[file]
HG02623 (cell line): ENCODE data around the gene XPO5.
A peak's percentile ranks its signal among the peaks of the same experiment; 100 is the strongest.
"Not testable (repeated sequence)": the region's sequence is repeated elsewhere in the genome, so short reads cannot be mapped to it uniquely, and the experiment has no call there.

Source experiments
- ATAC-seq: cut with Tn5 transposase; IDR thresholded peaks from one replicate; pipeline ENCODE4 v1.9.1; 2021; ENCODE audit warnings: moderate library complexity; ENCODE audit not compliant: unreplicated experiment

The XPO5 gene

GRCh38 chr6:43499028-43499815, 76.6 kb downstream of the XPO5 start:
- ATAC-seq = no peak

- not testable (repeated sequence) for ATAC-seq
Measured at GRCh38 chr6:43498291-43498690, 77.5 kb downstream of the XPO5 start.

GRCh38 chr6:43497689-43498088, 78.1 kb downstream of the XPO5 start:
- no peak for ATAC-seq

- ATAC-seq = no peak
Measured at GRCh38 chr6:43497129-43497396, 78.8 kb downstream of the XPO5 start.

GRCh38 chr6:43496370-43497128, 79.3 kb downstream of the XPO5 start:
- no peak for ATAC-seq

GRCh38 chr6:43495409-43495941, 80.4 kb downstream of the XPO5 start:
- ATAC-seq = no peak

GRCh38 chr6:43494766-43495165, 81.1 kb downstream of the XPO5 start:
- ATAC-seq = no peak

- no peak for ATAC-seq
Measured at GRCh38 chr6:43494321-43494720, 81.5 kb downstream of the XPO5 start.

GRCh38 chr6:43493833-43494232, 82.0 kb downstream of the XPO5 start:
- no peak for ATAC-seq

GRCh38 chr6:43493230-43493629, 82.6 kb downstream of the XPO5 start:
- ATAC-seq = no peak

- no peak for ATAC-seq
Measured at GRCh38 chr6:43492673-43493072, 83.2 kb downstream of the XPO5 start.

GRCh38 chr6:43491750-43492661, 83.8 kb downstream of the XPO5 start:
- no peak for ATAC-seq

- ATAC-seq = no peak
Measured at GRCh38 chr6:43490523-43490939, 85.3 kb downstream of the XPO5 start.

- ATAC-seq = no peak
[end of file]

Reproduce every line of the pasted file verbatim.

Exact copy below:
HG02623 (cell line): ENCODE data around the gene XPO5.
A peak's percentile ranks its signal among the peaks of the same experiment; 100 is the strongest.
"Not testable (repeated sequence)": the region's sequence is repeated elsewhere in the genome, so short reads cannot be mapped to it uniquely, and the experiment has no call there.

Source experiments
- ATAC-seq: cut with Tn5 transposase; IDR thresholded peaks from one replicate; pipeline ENCODE4 v1.9.1; 2021; ENCODE audit warnings: moderate library complexity; ENCODE audit not compliant: unreplicated experiment

The XPO5 gene

GRCh38 chr6:43499028-43499815, 76.6 kb downstream of the XPO5 start:
- ATAC-seq = no peak

- not testable (repeated sequence) for ATAC-seq
Measured at GRCh38 chr6:43498291-43498690, 77.5 kb downstream of the XPO5 start.

GRCh38 chr6:43497689-43498088, 78.1 kb downstream of the XPO5 start:
- no peak for ATAC-seq

- ATAC-seq = no peak
Measured at GRCh38 chr6:43497129-43497396, 78.8 kb downstream of the XPO5 start.

GRCh38 chr6:43496370-43497128, 79.3 kb downstream of the XPO5 start:
- no peak for ATAC-seq

GRCh38 chr6:43495409-43495941, 80.4 kb downstream of the XPO5 start:
- ATAC-seq = no peak

GRCh38 chr6:43494766-43495165, 81.1 kb downstream of the XPO5 start:
- ATAC-seq = no peak

- no peak for ATAC-seq
Measured at GRCh38 chr6:43494321-43494720, 81.5 kb downstream of the XPO5 start.

GRCh38 chr6:43493833-43494232, 82.0 kb downstream of the XPO5 start:
- no peak for ATAC-seq

GRCh38 chr6:43493230-43493629, 82.6 kb downstream of the XPO5 start:
- ATAC-seq = no peak

- no peak for ATAC-seq
Measured at GRCh38 chr6:43492673-43493072, 83.2 kb downstream of the XPO5 start.

GRCh38 chr6:43491750-43492661, 83.8 kb downstream of the XPO5 start:
- no peak for ATAC-seq

- ATAC-seq = no peak
Measured at GRCh38 chr6:43490523-43490939, 85.3 kb downstream of the XPO5 start.

- ATAC-seq = no peak